Report: Reds willing to trade Jay Bruce to Mets for Zack Wheeler

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UPDATE: It appears that this scenario has some legs, as FOX Sports’ Ken Rosenthal reports that the Mets are trying to get Bruce. Wheeler and perhaps another player would head back to Cincinnati. The Mets are also exploring other options, so nothing is close yet.

9:08 p.m. ET: As the Mets try to pick up the pieces after their deal for Carlos Gomez fell apart, ESPN’s Buster Olney reports that they have an interesting proposal to consider from the Reds:

Andy Martino and Kristie Ackert of the New York Daily News reported over the weekend that the Mets were shopping Wheeler and the Reds were among the teams who inquired on him. The 25-year-old underwent Tommy John surgery in March and will likely be out until around midseason next year, but he has shown promise in the early part of his career and remains under team control through 2019.

Bruce, 28, is batting .257/.341/.486 with 17 home runs, 56 RBI, and six steals over 96 games this season. He’s owed $12.5 million next season and his contract includes a $13 million club option or a $1 million buyout for 2017. The Mets haven’t earned the benefit of the doubt about their ability to spend to bring in talent, so it’s unclear whether this is a realistic fit. It’s also an imperfect one, as their greatest need is in center field. If Bruce was brought in, the Mets could consider moving Curtis Granderson to center and play Bruce in right while keeping rookie Michael Conforto in left and using Juan Lagares off the bench.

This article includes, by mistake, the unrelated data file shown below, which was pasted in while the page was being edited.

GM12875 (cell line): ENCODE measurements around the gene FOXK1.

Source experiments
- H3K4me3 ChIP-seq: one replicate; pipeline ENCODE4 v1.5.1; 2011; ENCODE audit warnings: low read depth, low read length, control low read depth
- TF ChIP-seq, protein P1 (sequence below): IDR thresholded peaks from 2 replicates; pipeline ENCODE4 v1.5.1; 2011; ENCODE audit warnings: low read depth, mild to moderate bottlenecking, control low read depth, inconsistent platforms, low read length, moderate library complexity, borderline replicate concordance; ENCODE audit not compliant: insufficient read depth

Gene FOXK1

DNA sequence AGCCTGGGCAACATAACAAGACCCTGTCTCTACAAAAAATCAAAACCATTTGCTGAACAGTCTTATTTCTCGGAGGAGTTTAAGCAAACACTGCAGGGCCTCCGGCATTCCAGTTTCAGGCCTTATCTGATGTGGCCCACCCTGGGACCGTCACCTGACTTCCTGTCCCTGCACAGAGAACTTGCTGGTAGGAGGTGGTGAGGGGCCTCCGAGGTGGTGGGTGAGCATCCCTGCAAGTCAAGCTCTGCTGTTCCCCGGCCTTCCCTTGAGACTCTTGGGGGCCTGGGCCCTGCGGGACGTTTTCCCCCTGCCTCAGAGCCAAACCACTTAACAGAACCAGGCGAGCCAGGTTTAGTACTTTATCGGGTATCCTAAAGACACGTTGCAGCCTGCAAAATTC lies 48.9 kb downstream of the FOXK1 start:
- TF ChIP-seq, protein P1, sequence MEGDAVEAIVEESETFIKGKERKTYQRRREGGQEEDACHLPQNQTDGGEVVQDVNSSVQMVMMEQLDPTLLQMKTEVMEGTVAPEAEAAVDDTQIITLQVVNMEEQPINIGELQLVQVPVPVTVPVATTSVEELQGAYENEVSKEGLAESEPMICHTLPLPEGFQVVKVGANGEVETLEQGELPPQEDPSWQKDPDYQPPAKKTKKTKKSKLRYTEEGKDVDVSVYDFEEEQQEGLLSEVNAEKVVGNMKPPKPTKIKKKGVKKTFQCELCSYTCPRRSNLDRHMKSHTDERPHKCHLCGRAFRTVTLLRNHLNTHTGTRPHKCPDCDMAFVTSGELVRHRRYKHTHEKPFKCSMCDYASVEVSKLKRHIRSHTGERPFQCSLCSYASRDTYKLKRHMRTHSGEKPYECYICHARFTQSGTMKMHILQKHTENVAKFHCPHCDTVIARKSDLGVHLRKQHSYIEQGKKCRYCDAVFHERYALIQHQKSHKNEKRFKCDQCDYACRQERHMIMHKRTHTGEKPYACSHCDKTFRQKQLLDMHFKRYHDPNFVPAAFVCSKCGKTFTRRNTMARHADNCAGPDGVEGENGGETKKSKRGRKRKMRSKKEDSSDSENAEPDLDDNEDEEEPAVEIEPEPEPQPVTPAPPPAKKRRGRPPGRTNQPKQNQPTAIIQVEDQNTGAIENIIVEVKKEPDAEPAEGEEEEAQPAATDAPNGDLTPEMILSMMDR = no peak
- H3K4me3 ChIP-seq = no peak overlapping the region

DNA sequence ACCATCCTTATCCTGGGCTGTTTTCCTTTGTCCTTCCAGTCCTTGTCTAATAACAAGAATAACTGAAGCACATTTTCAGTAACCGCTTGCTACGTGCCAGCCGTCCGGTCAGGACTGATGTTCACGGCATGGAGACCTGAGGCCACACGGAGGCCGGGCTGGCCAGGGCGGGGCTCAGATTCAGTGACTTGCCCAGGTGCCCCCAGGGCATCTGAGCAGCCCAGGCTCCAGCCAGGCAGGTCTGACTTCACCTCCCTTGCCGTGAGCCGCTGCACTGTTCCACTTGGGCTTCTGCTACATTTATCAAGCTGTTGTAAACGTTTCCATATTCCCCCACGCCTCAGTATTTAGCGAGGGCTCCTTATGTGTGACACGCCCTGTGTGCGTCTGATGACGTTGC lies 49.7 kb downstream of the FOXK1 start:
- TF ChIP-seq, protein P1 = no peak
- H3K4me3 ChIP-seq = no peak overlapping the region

MLBPA proposes 114-game season, playoff expansion to MLB

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ESPN’s Jeff Passan reports that the Major League Baseball Players Association has submitted a proposal to the league concerning the 2020 season. The proposal includes a 114-game season with an end date on October 31, playoff expansion for two years, the right for players to opt out of the season, and a potential deferral of 2020 salaries if the postseason were to be canceled.

Passan clarifies that among the players who choose to opt out, only those that are considered “high risk” would still receive their salaries. The others would simply receive service time. The union also proposed that the players receive a non-refundable $100 million sum advance during what would essentially be Spring Training 2.

If the regular season were to begin in early July, as has often been mentioned as the target, that would give the league four months to cram in 114 games. There would have to be occasional double-headers, or the players would have to be okay with few off-days. Nothing has been mentioned about division realignment or a geographically-oriented schedule, but those could potentially ease some of the burden.

Last week, the owners made their proposal to the union, suggesting a “sliding scale” salary structure. The union did not like that suggestion. Players were very vocal about it, including on social media as Max Scherzer — one of eight players on the union’s executive subcommittee — made a public statement. The owners will soon respond to the union’s proposal. They almost certainly won’t be happy with many of the details, but the two sides can perhaps find a starting point and bridge the gap. As the calendar turns to June, time is running out for the two sides to hammer out an agreement on what a 2020 season will look like.